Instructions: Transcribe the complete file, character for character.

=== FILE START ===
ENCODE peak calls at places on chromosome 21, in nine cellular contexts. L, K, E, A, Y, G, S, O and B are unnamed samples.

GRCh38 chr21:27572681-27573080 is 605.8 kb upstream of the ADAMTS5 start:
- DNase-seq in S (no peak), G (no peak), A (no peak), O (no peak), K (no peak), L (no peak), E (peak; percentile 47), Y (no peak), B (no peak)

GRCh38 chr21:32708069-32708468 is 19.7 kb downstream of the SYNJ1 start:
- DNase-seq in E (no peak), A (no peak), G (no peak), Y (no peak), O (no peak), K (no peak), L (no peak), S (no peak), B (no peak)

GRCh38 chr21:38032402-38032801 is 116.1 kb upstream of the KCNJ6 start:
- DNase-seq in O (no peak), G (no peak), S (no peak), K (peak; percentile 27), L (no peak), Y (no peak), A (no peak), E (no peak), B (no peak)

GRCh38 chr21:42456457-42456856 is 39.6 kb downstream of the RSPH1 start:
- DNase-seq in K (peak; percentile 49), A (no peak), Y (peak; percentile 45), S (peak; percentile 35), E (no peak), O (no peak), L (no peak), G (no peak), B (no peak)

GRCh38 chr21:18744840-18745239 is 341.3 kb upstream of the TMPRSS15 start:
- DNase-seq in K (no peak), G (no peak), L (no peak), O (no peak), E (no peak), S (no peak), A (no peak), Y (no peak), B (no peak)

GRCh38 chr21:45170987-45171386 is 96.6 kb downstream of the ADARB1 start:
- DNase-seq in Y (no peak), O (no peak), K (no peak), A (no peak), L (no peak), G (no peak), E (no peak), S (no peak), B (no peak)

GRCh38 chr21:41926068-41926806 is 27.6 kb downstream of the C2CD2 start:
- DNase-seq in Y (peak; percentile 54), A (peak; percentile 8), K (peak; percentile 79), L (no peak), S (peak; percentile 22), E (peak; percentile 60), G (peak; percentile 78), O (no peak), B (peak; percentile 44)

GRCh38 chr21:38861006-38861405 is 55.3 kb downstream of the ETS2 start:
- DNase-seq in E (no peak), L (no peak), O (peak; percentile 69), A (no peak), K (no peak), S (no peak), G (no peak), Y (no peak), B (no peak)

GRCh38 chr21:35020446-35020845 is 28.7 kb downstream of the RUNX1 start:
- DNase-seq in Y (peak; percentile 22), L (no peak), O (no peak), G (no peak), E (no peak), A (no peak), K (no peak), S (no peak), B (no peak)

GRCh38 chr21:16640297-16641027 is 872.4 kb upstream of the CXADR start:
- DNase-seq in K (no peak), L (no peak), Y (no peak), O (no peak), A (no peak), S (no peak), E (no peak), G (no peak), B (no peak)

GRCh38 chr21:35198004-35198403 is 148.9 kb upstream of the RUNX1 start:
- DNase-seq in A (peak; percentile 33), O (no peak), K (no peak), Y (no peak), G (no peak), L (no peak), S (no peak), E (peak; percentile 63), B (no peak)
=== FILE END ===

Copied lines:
ENCODE peak calls at places on chromosome 21, in nine cellular contexts. L, K, E, A, Y, G, S, O and B are unnamed samples.

GRCh38 chr21:27572681-27573080 is 605.8 kb upstream of the ADAMTS5 start:
- DNase-seq in S (no peak), G (no peak), A (no peak), O (no peak), K (no peak), L (no peak), E (peak; percentile 47), Y (no peak), B (no peak)

GRCh38 chr21:32708069-32708468 is 19.7 kb downstream of the SYNJ1 start:
- DNase-seq in E (no peak), A (no peak), G (no peak), Y (no peak), O (no peak), K (no peak), L (no peak), S (no peak), B (no peak)

GRCh38 chr21:38032402-38032801 is 116.1 kb upstream of the KCNJ6 start:
- DNase-seq in O (no peak), G (no peak), S (no peak), K (peak; percentile 27), L (no peak), Y (no peak), A (no peak), E (no peak), B (no peak)

GRCh38 chr21:42456457-42456856 is 39.6 kb downstream of the RSPH1 start:
- DNase-seq in K (peak; percentile 49), A (no peak), Y (peak; percentile 45), S (peak; percentile 35), E (no peak), O (no peak), L (no peak), G (no peak), B (no peak)

GRCh38 chr21:18744840-18745239 is 341.3 kb upstream of the TMPRSS15 start:
- DNase-seq in K (no peak), G (no peak), L (no peak), O (no peak), E (no peak), S (no peak), A (no peak), Y (no peak), B (no peak)

GRCh38 chr21:45170987-45171386 is 96.6 kb downstream of the ADARB1 start:
- DNase-seq in Y (no peak), O (no peak), K (no peak), A (no peak), L (no peak), G (no peak), E (no peak), S (no peak), B (no peak)

GRCh38 chr21:41926068-41926806 is 27.6 kb downstream of the C2CD2 start:
- DNase-seq in Y (peak; percentile 54), A (peak; percentile 8), K (peak; percentile 79), L (no peak), S (peak; percentile 22), E (peak; percentile 60), G (peak; percentile 78), O (no peak), B (peak; percentile 44)

GRCh38 chr21:38861006-38861405 is 55.3 kb downstream of the ETS2 start:
- DNase-seq in E (no peak), L (no peak), O (peak; percentile 69), A (no peak), K (no peak), S (no peak), G (no peak), Y (no peak), B (no peak)

GRCh38 chr21:35020446-35020845 is 28.7 kb downstream of the RUNX1 start:
- DNase-seq in Y (peak; percentile 22), L (no peak), O (no peak), G (no peak), E (no peak), A (no peak), K (no peak), S (no peak), B (no peak)

GRCh38 chr21:16640297-16641027 is 872.4 kb upstream of the CXADR start:
- DNase-seq in K (no peak), L (no peak), Y (no peak), O (no peak), A (no peak), S (no peak), E (no peak), G (no peak), B (no peak)

GRCh38 chr21:35198004-35198403 is 148.9 kb upstream of the RUNX1 start:
- DNase-seq in A (peak; percentile 33), O (no peak), K (no peak), Y (no peak), G (no peak), L (no peak), S (no peak), E (peak; percentile 63), B (no peak)